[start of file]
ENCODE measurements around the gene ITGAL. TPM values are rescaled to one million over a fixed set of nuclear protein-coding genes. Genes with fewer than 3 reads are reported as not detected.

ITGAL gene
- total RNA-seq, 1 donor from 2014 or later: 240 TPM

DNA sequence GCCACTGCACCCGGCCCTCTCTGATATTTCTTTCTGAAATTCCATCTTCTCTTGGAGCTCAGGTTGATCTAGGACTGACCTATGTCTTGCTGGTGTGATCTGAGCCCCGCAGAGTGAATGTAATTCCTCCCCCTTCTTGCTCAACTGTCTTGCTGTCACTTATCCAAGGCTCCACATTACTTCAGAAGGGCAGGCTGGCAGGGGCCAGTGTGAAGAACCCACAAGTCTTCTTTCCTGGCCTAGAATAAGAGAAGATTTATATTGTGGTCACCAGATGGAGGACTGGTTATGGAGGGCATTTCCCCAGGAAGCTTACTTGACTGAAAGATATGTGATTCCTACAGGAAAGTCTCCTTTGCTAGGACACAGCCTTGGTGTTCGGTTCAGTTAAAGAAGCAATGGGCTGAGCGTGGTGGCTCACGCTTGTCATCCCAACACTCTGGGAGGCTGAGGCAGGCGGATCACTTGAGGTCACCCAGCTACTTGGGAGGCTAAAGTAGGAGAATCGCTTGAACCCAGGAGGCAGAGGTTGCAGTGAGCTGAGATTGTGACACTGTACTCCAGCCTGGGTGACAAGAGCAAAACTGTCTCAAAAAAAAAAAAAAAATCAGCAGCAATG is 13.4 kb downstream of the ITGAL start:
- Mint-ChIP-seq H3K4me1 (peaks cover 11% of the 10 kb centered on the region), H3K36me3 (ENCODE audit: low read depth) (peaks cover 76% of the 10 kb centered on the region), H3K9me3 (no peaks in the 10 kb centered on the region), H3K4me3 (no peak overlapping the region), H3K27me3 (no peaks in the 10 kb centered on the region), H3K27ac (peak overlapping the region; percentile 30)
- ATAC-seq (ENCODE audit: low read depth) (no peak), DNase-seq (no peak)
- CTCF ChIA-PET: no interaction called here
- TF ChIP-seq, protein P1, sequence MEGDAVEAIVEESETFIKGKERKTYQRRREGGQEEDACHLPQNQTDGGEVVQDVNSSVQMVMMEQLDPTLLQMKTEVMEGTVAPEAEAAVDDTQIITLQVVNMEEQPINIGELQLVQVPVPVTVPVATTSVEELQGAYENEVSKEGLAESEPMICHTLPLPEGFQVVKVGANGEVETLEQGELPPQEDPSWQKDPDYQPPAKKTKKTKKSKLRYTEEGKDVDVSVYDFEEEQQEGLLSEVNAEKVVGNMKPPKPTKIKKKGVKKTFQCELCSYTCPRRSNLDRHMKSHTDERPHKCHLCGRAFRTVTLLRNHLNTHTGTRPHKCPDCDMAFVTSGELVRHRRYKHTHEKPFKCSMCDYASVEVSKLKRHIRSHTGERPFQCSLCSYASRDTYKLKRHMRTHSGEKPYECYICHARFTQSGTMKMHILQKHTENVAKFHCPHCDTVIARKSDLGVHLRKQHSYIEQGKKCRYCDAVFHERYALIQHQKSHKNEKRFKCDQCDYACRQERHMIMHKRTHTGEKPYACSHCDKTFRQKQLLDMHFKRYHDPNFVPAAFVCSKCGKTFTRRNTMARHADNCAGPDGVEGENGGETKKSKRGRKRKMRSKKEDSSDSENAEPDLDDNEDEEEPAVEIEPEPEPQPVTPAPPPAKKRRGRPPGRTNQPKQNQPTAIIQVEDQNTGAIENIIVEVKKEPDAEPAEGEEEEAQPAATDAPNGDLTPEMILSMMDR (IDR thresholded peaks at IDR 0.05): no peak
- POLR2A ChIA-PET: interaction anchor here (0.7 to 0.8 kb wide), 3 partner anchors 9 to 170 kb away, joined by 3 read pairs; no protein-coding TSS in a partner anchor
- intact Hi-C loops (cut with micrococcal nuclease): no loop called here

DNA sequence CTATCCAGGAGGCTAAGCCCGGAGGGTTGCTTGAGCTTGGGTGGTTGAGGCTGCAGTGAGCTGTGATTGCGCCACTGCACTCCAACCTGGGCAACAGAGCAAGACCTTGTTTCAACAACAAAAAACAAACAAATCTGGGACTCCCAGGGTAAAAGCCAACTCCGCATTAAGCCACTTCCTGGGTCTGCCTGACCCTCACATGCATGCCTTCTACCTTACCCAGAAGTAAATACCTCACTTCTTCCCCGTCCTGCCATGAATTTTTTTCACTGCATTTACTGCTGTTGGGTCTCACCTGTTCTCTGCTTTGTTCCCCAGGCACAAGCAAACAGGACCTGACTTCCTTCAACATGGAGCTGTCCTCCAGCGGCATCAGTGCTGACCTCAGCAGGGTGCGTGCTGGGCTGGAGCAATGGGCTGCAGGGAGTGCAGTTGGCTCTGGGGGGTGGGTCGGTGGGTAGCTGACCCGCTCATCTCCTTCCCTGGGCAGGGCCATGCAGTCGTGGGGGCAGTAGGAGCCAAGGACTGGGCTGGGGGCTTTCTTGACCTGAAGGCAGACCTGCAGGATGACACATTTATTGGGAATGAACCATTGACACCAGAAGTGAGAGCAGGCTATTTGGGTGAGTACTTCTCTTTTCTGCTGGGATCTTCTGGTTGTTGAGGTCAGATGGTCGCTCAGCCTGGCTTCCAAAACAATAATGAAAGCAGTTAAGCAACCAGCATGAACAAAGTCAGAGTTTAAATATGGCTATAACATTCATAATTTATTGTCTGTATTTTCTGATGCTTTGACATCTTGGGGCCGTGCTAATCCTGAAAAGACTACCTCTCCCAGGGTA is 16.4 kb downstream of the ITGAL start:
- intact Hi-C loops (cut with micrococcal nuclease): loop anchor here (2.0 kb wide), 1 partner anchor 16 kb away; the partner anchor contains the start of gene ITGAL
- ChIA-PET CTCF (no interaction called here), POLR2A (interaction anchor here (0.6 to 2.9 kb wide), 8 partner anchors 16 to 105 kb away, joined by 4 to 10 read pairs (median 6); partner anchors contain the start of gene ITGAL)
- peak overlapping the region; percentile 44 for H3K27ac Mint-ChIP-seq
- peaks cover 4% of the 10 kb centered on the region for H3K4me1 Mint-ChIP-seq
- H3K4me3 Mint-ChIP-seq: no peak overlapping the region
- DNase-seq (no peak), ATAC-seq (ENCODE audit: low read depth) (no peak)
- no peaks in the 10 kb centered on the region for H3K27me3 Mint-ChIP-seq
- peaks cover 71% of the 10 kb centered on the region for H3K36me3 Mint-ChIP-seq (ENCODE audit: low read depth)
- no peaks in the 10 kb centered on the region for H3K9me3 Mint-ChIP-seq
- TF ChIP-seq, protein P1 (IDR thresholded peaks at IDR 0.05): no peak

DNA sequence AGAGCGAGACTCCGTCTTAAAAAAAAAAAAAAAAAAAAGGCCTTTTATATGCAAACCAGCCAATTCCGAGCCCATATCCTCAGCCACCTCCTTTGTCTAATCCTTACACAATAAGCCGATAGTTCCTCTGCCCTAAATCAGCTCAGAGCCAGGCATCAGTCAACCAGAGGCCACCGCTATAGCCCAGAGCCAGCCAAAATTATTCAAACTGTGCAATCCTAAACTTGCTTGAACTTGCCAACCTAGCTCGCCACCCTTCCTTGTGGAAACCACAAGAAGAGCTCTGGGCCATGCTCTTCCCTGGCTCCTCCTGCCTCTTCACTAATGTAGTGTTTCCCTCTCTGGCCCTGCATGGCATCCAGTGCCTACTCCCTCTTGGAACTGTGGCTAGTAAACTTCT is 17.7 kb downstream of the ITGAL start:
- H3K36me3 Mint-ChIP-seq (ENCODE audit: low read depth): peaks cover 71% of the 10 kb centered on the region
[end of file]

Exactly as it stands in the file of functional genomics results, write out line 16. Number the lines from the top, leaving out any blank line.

- H3K4me3 Mint-ChIP-seq: no peak overlapping the region